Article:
The two Wi-Fi mobile operators will offer UTStarcom’s new F3000 phone, what appears to be a much more cellphone-like Wi-Fi phone. The earlier F1000 had a ridiculous interface with smiley faces and poor responsiveness. It felt like a toy rather than a serious phone meant for mobile professionals and early adopter consumers.
Mobiboo costs $339 with the F3000 and aql $282; this article says the F3000 retails for about $200 separately. Both operators include setup costs and $19 of calling time with those bundles. Calling rates are in line with other plans, which typically means about two U.S. cents per minute for calls from VoIP to landline phones in most developed countries, and both landline and cell in most of North America. VoIP-only calls are free.
D-Link has introduced its Wireless G Flip-Style Wi-Fi Mobile Phone: If they worked at it, they might slip a few more words in its name. The DPH-540 uses 802.11g (which is a bit rare for a VoIP phone), handles WPA-PSK (also a bit rare right now), and uses standard SIP (Session Initiation Protocol) which works with many VoIP providers—although getting the SIP gateway details is sometimes problematic.
The phone is 3.74 ounces, color backlit LCD display, and all the expected real phone goodness like speed dial and ring tones. The software is from TelTel, which handles buddy lists, TelTel-to-TelTel (T5?) calling (free) and PSTN calling (fee).
The marketing material notes that you can “Call Anywhere in the World Wherever you Have a Wireless Connection” but doesn’t mention that most hotspots use authentication—not WPA Personal. This is a growing issue that will be addressed in Wi-Fi phones meant for real hotspot roaming, rather than this, which is great around the house or at some free hotspots (those that don’t have a gateway page to confirm use on before access).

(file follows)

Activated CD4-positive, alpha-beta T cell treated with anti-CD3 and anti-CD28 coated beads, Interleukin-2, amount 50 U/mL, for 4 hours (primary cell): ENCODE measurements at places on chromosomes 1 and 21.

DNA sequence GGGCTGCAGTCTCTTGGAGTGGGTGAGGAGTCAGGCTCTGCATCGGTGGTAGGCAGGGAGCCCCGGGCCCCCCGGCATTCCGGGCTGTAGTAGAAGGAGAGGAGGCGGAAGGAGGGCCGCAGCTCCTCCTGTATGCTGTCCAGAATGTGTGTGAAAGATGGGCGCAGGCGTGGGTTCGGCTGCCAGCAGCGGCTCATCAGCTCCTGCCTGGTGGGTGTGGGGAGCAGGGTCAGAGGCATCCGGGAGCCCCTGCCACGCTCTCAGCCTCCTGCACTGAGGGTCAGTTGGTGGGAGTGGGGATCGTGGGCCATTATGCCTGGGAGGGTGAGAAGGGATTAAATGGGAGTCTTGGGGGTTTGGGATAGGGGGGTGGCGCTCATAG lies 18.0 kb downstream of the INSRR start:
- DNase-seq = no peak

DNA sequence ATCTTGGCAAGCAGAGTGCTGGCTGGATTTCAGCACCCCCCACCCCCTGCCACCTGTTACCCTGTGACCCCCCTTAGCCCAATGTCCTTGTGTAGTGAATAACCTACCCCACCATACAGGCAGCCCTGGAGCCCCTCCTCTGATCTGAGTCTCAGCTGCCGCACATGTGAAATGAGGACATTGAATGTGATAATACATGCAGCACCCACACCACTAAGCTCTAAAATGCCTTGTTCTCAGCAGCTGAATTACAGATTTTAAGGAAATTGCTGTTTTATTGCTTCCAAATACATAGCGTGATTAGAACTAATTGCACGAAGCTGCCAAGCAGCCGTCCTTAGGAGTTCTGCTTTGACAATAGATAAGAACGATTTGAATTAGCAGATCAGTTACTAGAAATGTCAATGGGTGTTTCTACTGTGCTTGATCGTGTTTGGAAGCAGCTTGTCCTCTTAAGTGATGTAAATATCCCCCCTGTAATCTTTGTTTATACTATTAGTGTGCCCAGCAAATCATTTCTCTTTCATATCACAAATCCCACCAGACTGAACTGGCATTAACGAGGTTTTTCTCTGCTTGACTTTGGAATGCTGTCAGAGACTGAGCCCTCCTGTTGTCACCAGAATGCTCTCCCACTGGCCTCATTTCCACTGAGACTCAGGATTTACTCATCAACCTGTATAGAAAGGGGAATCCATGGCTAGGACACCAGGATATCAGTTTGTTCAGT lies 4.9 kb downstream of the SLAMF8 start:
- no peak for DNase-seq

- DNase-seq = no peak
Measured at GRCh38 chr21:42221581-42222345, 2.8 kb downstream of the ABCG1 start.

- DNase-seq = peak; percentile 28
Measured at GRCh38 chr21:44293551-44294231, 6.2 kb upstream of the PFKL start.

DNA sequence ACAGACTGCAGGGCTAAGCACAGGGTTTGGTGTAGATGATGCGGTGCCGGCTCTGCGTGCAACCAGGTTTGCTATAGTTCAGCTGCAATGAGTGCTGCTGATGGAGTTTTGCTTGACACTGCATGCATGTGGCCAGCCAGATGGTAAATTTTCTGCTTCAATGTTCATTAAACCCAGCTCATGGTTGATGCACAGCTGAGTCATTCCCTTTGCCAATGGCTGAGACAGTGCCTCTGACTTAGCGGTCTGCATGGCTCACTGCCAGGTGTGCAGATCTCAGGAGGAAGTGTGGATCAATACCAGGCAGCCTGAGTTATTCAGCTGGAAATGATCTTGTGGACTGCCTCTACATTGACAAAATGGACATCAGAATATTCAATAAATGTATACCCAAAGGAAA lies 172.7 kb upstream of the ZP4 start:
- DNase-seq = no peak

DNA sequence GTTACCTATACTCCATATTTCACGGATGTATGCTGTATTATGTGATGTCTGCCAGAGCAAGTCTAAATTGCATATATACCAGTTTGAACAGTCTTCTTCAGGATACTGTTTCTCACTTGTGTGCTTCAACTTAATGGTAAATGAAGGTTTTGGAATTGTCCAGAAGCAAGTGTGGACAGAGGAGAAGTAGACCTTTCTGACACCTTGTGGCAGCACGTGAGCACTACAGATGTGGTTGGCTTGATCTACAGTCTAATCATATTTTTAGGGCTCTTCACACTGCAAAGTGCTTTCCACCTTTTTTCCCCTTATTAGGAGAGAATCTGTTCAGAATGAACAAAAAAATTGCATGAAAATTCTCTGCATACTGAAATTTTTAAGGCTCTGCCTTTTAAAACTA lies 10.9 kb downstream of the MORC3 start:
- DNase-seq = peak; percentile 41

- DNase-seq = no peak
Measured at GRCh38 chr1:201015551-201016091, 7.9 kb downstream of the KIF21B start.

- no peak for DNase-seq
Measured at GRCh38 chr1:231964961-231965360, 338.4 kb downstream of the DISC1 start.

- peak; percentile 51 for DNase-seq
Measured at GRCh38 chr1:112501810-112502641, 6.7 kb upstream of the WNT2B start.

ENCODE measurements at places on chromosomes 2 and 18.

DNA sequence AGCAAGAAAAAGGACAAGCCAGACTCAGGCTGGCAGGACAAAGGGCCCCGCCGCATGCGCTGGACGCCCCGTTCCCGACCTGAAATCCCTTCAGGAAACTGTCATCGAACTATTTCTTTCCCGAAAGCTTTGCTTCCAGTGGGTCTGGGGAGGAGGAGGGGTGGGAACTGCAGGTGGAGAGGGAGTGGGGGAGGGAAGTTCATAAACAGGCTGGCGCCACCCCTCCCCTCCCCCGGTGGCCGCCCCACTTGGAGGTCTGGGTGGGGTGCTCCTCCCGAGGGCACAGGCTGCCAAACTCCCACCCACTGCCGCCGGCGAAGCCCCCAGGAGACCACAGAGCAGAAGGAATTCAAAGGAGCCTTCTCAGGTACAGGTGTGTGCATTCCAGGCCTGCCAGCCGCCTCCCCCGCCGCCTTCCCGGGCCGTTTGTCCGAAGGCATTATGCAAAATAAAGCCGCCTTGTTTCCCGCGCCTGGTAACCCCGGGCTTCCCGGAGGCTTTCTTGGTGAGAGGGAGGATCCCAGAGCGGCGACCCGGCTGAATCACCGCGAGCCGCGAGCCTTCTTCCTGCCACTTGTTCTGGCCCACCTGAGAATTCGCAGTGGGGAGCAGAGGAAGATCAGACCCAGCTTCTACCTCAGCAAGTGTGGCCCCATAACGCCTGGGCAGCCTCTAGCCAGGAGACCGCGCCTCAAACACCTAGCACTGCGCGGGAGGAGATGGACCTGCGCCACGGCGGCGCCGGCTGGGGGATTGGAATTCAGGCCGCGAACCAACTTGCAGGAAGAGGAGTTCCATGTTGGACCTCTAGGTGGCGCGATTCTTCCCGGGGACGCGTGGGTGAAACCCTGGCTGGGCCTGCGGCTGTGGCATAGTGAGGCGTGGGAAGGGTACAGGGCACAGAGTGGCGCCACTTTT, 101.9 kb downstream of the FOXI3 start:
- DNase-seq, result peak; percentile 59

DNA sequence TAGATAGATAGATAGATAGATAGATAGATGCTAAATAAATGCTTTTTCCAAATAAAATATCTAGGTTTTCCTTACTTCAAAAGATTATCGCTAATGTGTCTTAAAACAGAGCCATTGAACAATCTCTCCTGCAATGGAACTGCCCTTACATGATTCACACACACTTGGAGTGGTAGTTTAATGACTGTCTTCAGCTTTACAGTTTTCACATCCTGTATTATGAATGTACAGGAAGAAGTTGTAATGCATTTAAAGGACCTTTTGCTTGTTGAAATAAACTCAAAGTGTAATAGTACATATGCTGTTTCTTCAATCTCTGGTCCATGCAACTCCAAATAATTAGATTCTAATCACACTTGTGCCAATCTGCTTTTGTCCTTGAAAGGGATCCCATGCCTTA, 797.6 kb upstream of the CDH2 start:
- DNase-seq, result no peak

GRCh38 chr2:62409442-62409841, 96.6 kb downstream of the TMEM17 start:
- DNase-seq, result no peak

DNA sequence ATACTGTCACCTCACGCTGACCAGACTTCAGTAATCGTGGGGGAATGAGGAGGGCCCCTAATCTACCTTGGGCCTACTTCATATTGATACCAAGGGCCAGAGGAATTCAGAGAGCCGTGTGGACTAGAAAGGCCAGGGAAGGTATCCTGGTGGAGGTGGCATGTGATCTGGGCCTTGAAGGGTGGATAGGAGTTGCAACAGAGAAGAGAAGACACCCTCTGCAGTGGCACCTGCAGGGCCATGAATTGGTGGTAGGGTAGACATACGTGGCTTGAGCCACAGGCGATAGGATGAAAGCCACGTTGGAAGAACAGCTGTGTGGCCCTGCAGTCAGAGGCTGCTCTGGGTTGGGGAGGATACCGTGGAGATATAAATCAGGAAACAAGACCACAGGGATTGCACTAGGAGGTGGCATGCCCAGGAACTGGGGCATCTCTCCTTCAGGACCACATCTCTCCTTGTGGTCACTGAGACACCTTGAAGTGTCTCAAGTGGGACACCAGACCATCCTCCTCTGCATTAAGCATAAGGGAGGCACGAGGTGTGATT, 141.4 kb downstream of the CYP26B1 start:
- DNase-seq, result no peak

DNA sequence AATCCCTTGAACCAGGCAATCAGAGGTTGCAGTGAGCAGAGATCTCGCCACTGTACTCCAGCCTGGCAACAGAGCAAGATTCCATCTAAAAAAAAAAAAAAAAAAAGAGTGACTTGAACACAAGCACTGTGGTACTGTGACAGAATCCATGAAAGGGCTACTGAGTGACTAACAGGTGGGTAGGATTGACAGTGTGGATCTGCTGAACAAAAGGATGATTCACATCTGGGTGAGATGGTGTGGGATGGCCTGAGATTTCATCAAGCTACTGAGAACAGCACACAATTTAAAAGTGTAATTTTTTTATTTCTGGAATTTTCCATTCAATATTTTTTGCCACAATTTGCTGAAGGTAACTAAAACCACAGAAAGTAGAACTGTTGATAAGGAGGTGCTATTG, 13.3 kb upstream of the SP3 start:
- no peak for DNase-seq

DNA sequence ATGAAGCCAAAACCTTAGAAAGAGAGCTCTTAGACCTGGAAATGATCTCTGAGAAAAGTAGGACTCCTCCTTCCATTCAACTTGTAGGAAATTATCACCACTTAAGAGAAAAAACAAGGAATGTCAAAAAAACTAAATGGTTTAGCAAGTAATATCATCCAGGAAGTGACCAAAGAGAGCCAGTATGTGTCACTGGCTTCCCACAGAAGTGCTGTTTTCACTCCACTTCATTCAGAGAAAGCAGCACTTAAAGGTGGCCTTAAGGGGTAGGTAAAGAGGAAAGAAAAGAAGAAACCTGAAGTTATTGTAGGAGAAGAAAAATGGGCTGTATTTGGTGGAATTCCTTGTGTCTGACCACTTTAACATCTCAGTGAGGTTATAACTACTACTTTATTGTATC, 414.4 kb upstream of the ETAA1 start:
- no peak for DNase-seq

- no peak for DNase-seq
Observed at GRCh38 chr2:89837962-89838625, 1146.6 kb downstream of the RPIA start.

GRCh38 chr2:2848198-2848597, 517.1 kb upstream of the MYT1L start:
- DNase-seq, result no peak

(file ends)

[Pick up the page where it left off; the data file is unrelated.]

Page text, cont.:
The phone will be shown at the VON (Voice Over Network) this week (tomorrow through Friday). It will ship this summer via retailers for $250 (list).
The latest version offers better voice quality, more standard Skype features found on computers: Version 2.0 works on more devices through Windows Mobile 5.0 support, and can work on 240-by-240–pixel screens. Several features found in the computer-based version of Skype now work on the handheld release, including voicemail, presence, and SkypeOut, according to the press release.
Their new chipset will allow video on VoIP phones using Wi-Fi for transport: It includes a specialized chip for video processing, its b/g single-chip silicon, and a mobile VoIP processing chip.
At the Consumer Electronics Show, NetGear demonstrated its Wi-Fi phone to make Skype calls: The phone apparently has no special authentication, so will only work at locations that require only a simple encryption key or offer free service. Although Boingo and other hotspot chains have deals with Skype for cheaper VoIP-only access, none of the NetGear coverage mentions this arrangement.
Vonage is now shipping the UTStarcom F1000 configured for its service: This phone works over Wi-Fi networks that use no encryption or employ WEP or WPA-PSK (WPA-Personal) security. There’s no support for 802.1X authentication. The UTStarcom phone is a generic SIP (Session Initiation Protocol) device for VoIP, but the Vonage-branded version is preconfigured to work through the Vonage network.